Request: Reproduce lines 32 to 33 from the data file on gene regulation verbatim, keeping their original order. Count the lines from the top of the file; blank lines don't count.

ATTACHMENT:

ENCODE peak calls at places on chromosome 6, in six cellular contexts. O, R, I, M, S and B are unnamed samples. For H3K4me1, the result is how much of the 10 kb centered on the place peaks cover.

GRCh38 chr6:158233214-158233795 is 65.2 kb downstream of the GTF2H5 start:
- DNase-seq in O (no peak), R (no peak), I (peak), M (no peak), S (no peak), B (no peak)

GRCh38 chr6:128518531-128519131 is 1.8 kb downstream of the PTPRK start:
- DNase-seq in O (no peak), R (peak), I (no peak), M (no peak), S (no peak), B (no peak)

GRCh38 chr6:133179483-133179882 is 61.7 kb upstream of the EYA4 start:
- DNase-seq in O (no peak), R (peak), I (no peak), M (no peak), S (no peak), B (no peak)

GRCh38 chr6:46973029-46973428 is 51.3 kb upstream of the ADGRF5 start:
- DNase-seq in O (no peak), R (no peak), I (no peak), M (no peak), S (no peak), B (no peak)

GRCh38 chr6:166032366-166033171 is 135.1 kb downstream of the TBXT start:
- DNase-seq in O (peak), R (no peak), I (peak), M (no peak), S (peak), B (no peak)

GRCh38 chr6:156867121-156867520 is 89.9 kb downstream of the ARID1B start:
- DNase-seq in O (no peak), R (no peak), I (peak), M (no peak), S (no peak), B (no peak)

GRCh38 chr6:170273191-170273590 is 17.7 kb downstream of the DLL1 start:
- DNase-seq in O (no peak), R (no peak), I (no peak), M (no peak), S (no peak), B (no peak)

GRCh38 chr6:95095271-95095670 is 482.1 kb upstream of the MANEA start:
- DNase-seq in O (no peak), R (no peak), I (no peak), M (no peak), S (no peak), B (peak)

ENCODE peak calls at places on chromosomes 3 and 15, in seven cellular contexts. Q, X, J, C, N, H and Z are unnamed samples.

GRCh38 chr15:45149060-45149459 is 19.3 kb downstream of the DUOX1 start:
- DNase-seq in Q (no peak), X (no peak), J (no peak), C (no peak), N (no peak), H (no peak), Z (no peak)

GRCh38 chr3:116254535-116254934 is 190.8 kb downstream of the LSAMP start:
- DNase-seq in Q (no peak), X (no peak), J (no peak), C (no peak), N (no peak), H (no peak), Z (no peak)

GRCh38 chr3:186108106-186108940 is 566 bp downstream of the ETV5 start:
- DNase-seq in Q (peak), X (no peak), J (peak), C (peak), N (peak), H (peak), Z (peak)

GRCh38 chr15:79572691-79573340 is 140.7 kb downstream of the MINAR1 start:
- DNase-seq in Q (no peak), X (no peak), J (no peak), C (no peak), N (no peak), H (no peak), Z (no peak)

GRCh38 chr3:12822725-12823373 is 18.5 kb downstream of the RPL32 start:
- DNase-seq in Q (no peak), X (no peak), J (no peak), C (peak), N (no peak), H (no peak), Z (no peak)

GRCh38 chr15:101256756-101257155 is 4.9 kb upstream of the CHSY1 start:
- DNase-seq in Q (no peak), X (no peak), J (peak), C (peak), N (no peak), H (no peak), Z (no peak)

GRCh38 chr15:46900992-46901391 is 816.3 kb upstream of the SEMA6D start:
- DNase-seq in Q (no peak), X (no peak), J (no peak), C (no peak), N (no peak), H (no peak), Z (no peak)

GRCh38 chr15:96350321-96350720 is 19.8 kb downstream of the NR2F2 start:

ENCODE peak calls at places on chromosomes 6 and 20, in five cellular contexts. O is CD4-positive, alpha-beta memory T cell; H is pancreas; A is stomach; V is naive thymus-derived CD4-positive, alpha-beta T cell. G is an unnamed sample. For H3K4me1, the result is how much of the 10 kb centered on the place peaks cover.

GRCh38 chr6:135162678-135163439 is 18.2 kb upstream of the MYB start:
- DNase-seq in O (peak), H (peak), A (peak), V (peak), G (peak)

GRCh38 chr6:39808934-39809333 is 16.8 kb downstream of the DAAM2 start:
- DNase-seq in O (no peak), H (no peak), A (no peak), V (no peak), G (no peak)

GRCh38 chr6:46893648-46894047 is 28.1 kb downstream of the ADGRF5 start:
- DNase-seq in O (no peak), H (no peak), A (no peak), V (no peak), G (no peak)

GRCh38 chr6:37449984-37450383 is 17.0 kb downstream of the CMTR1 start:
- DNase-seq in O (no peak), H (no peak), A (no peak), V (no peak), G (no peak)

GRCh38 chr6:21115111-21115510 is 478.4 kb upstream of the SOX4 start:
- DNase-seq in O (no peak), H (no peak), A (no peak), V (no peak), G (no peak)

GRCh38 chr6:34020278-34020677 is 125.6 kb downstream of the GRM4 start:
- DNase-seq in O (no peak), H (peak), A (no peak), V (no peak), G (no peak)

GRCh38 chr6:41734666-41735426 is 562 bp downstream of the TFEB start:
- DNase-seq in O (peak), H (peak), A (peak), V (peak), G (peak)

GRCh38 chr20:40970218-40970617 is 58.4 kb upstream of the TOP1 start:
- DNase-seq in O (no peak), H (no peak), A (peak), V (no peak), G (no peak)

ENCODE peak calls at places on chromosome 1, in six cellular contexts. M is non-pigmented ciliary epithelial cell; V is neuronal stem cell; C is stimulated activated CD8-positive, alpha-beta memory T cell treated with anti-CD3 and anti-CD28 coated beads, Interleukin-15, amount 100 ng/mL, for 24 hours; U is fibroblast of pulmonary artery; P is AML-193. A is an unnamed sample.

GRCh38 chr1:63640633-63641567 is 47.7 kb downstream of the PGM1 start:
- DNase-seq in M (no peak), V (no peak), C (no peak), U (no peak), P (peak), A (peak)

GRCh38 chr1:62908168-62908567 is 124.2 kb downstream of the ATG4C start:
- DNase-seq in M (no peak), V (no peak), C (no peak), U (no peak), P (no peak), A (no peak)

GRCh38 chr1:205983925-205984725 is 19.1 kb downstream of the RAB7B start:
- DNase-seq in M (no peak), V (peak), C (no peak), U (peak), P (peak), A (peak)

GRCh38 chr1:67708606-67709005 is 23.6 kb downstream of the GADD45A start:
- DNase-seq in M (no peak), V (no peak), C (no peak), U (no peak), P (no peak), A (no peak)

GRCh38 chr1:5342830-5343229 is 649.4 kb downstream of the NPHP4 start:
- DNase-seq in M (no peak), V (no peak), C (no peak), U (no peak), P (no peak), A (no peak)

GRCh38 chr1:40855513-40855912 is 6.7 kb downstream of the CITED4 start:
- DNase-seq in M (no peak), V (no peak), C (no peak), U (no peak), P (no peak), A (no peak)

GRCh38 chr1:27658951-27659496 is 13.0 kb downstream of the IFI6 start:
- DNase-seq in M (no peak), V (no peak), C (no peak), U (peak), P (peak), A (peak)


- DNase-seq in Q (no peak), X (no peak), J (no peak), C (no peak), N (no peak), H (no peak), Z (no peak)

GRCh38 chr15:96350321-96350720 is 19.8 kb downstream of the NR2F2 start: